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We're of a mixed mind about restaurants that change their menus on a regular basis. On the one hand, we're creatures of habit, and when we find something we like, we want it to still be there when we go back. On the other hand, a changing menu means we can keep trying a restaurant if there's nothing that particularly appeals to us on any given visit.
We're not sure which way we'd prefer Imagine to do things — we ate there twice in the space of a month, and would have been sorely tempted to order the same thing both times (Caprese salad, New York strip with green beans and cheddar au gratin potatoes) if we'd had the option. But this is a restaurant that features locally grown produce — a very good thing — which pretty much demands that the menu change with the seasons.
Since the Caprese salad and au gratin potatoes are no more, we'll focus on the fall menu here, except to say that our first dinner at Imagine was all but flawless from start to finish.
The restaurant is located in the Pleasant Ridge Town Center, which is unfortunate only because an expansive bank of plate glass windows worthy of a much nicer view instead looks out over the Belk parking lot. But that's fixed easily enough if there are empty seats at your table — just sit facing the other way. The restaurant's décor is all warm reds and oranges, from the mahogany chairs to the hues in the contemporary artwork on the walls.
Imagine's chef/owner, Adam Rosenblum, moved here with his wife after Hurricane Katrina. They opened the restaurant a year ago, with plans to use Arkansas-grown meats and produce as much as possible.
In late October and early November, that means squash and green beans, which feature prominently in the side dishes. The sides, by the way, get a lot of attention at Imagine. It's one of those rare restaurants where you could just order side dishes and be at least as happy as you would be with an entree.
We started things off right, with a look at the wine list. Imagine's, thankfully, includes more than a token offering or two off the beaten cab/merlot/chardonnay path: Half a dozen pinot noirs, two sangioveses, a viognier, even an organic French rose. We settled on a bottle of Cambria pinot noir ($43), a choice we'll happily recommend.
The appetizer menu is heavy on the seafood: Mussels, scallops, fried calamari, jumbo shrimp. There are also three salads, a flatbread pizza that changes daily, and butternut squash soup. Prices range from $5 for the soup to $10 for the mussels.
We went with one of the salads — mixed greens with goat cheese, candied walnuts, orange segments and an apple vinaigrette dressing ($6.50). We didn't notice much flavor in the vinaigrette, but the salad didn't need it — the cheese, nuts and fruit were perfect left to their own devices.
Our companion ordered the fried calamari ($9), which came with a basil aioli and a charred tomato sauce for dipping. His verdict: better than calamari he's had just about anywhere else. Served in strips, not rings, Imagine's version is more lightly breaded than we're used to seeing, and not as crispy — so it had less of that generic fried-food taste. The basil aioli in particular was delicious.
The entree options at Imagine are all over the place: seafood bouillabaisse, Arkansas-bred rabbit, duck breast, cod, salmon, Ahi tuna, lamb chops, chicken breast with a rosemary stuffing. And according to a note on the menu, they'll happily whip up a special request, particularly a vegetarian entree.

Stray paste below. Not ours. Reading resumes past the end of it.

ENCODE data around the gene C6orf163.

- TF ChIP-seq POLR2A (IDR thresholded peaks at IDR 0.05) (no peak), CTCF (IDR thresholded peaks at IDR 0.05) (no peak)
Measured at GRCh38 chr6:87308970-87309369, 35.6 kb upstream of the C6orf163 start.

The New York strip is still on the menu, served now with Tuscan potatoes, Arkansas squash and a red-wine reduction sauce ($30). Good as that sounded, we branched out to the pork loin, which came with braised red cabbage and a hash of sweet potatoes, apples and walnuts. The pork loin — all-natural, as is the New York strip — was cooked perfectly, but it's the hash that really stood out: an inventive sweet/tart, mix that even won over our sweet-potato-hating companion. If we ever find ourselves alone in Rosenblum's kitchen, that's the recipe we'll go for first.
Our companion ordered the 8-ounce filet mignon, served with a four-cheese macaroni, Arkansas green beans and a mushroom demi-glace. The steak was very tender, cooked a perfect medium-rare, he said, and the demi-glace complemented the meat nicely without overpowering it. The macaroni and cheese, we can attest, was heavenly — rich and thick and so flavorful we couldn't stop stealing bites.
Fortunately, Imagine doesn't load your plate down with enough food for three people, because this is not a place to skip dessert. Choices include a cheesecake and creme brulee of the day, a creamsicle float and a berry tart with lemon-infused caramel. We ordered the old-fashioned ice-cream sundae and our companion chose the chocolate walnut pie, which came with a scoop of ice cream. The sundae wasn't quite old-fashioned — its base was a piece of spiced pound cake with a scoop of ice cream, a drizzle of chocolate sauce and a mound of whipped cream. We were on a chocolate tear, though, so we passed it along to our companion after a couple of bites and tucked into the chocolate walnut pie. Heavenly.
The service was exactly as you'd like it, attentive but not overbearing.
Overall, Imagine is a little expensive to be a regular stop for us — dinner for two with a bottle of wine and tip was $170, although we could have trimmed it considerably if we'd had the notion — but with food this good and a menu that changes with the seasons, we'll be back come springtime.
11525 Cantrell Road
(Pleasant Ridge Town Center)
Side dishes shine here thanks to the chef's emphasis on local, seasonal produce, but you can't go wrong with any of the entrees. There's enough variety to please any whim.
Lunch 11 a.m. to 2:30 p.m. Tuesday through Saturday; dinner 5 p.m. to 10:30 p.m. Friday through Saturday; brunch 11 a.m. to 2:30 p.m. Sunday.
Reservations and credit cards accepted. Full bar, great wine list.